Your charge instead is just to make your way through to the repair sites. Colliding with various obstacles within the awry plants will imbue you with increased Light or Dark energy. Too much of either is fatal to Aliph. High levels of either, however, do have benefits: a great deal of Light Energy allows Aliph to jump higher, whereas a higher dose of Dark Energy allows Aliph to move more quickly and jump longer distances. Your job, then, is to juggle what is effectively a health continuum (as opposed to a health bar) to avoid obstacles and get where you have to go, leveraging the risk of traveling in a precarious state of health against the mobility boosts you need to reach your goal.
It's a puzzle platformer, and in addition to the Light/Dark jump/speed buffs, you'll continually explore other new abilities: the shield Aliph salvages from the exosuit that's busted in her opening mission, for example, can be used to deflect energy (for protection or strategic deflection), to sail along on gusts of wind, to grind on rails, or to skip over water or energy beams. Each area seems to introduce a new wrinkle, a new method of movement, and they're all interesting and fun (though this does lead to a few sticking points later on where you're expected to recall how certain mechanics work that you haven't encountered in a few hours). The sheer variety in your moveset combines with the brevity of individual screens - puzzles are thoughtful but well-paced and saves ample - and the focus on the motion of the obstacles to give the game a welcome zippiness, a sense of forward movement, that makes Even the Ocean feel very dynamic, particularly for a puzzle-centric outing. It's to EtO's great credit that even though the title is completely devoid of combat, I never felt starved for action. That's a feat.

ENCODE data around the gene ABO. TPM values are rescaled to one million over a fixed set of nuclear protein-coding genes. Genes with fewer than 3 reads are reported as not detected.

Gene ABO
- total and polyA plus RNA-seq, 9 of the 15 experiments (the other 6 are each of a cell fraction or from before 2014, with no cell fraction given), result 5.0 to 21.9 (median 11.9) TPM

It's well-thought-out and fun, and there's one accomplishment worthy of particular note: the controls are great. Controls are typically highlighted when they're bad. I hate wall jumping. It will get me to turn off a game faster than any. I loved the wall jumping in Even the Ocean. It is the wall jumping ideal. It's what it should feel like. The devs were obviously in this project to tell a certain story (more in a moment), but there are difficult gameplay design challenges here that they absolutely nailed. It's a joy to move in this game. It's the gameplay of Super Meat Boy except not made for idiot masochists.